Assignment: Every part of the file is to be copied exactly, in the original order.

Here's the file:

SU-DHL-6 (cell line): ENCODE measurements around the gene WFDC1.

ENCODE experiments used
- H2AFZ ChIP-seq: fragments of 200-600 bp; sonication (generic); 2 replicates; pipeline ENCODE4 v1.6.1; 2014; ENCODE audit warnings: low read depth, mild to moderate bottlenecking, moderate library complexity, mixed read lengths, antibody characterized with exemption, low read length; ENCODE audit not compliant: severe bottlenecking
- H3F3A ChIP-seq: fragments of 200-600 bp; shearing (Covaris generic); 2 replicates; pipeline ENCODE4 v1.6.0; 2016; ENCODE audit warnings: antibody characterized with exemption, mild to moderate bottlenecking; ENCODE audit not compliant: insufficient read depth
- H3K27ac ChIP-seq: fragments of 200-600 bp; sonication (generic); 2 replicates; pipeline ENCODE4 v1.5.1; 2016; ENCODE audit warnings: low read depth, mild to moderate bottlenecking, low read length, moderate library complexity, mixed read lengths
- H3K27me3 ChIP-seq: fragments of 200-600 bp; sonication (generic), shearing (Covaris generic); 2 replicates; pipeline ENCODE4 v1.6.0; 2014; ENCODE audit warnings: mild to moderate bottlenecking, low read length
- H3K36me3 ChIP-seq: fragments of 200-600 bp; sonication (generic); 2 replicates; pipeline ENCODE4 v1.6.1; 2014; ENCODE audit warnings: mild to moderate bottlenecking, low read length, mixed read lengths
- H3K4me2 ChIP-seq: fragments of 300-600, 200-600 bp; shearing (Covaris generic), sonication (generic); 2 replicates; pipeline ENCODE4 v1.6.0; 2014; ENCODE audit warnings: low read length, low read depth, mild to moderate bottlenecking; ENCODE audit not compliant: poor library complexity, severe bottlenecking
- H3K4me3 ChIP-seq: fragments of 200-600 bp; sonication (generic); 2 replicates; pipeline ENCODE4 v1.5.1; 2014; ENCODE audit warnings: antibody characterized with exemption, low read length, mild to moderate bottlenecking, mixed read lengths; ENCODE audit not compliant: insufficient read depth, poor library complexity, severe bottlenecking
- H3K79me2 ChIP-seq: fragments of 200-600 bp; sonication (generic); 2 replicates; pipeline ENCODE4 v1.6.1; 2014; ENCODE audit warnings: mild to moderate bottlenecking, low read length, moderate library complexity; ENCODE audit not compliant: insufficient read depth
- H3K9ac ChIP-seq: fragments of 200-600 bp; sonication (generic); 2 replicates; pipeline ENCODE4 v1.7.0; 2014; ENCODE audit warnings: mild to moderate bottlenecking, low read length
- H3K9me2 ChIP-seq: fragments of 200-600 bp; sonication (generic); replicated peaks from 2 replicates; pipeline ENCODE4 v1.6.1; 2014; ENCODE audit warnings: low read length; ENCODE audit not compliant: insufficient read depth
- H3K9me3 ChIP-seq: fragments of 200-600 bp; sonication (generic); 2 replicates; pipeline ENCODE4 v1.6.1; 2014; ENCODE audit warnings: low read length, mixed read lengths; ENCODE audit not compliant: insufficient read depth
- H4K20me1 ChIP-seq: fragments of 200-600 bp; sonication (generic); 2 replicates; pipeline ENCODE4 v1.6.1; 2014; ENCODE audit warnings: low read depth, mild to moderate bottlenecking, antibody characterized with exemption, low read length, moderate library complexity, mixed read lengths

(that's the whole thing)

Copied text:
SU-DHL-6 (cell line): ENCODE measurements around the gene WFDC1.

ENCODE experiments used
- H2AFZ ChIP-seq: fragments of 200-600 bp; sonication (generic); 2 replicates; pipeline ENCODE4 v1.6.1; 2014; ENCODE audit warnings: low read depth, mild to moderate bottlenecking, moderate library complexity, mixed read lengths, antibody characterized with exemption, low read length; ENCODE audit not compliant: severe bottlenecking
- H3F3A ChIP-seq: fragments of 200-600 bp; shearing (Covaris generic); 2 replicates; pipeline ENCODE4 v1.6.0; 2016; ENCODE audit warnings: antibody characterized with exemption, mild to moderate bottlenecking; ENCODE audit not compliant: insufficient read depth
- H3K27ac ChIP-seq: fragments of 200-600 bp; sonication (generic); 2 replicates; pipeline ENCODE4 v1.5.1; 2016; ENCODE audit warnings: low read depth, mild to moderate bottlenecking, low read length, moderate library complexity, mixed read lengths
- H3K27me3 ChIP-seq: fragments of 200-600 bp; sonication (generic), shearing (Covaris generic); 2 replicates; pipeline ENCODE4 v1.6.0; 2014; ENCODE audit warnings: mild to moderate bottlenecking, low read length
- H3K36me3 ChIP-seq: fragments of 200-600 bp; sonication (generic); 2 replicates; pipeline ENCODE4 v1.6.1; 2014; ENCODE audit warnings: mild to moderate bottlenecking, low read length, mixed read lengths
- H3K4me2 ChIP-seq: fragments of 300-600, 200-600 bp; shearing (Covaris generic), sonication (generic); 2 replicates; pipeline ENCODE4 v1.6.0; 2014; ENCODE audit warnings: low read length, low read depth, mild to moderate bottlenecking; ENCODE audit not compliant: poor library complexity, severe bottlenecking
- H3K4me3 ChIP-seq: fragments of 200-600 bp; sonication (generic); 2 replicates; pipeline ENCODE4 v1.5.1; 2014; ENCODE audit warnings: antibody characterized with exemption, low read length, mild to moderate bottlenecking, mixed read lengths; ENCODE audit not compliant: insufficient read depth, poor library complexity, severe bottlenecking
- H3K79me2 ChIP-seq: fragments of 200-600 bp; sonication (generic); 2 replicates; pipeline ENCODE4 v1.6.1; 2014; ENCODE audit warnings: mild to moderate bottlenecking, low read length, moderate library complexity; ENCODE audit not compliant: insufficient read depth
- H3K9ac ChIP-seq: fragments of 200-600 bp; sonication (generic); 2 replicates; pipeline ENCODE4 v1.7.0; 2014; ENCODE audit warnings: mild to moderate bottlenecking, low read length
- H3K9me2 ChIP-seq: fragments of 200-600 bp; sonication (generic); replicated peaks from 2 replicates; pipeline ENCODE4 v1.6.1; 2014; ENCODE audit warnings: low read length; ENCODE audit not compliant: insufficient read depth
- H3K9me3 ChIP-seq: fragments of 200-600 bp; sonication (generic); 2 replicates; pipeline ENCODE4 v1.6.1; 2014; ENCODE audit warnings: low read length, mixed read lengths; ENCODE audit not compliant: insufficient read depth
- H4K20me1 ChIP-seq: fragments of 200-600 bp; sonication (generic); 2 replicates; pipeline ENCODE4 v1.6.1; 2014; ENCODE audit warnings: low read depth, mild to moderate bottlenecking, antibody characterized with exemption, low read length, moderate library complexity, mixed read lengths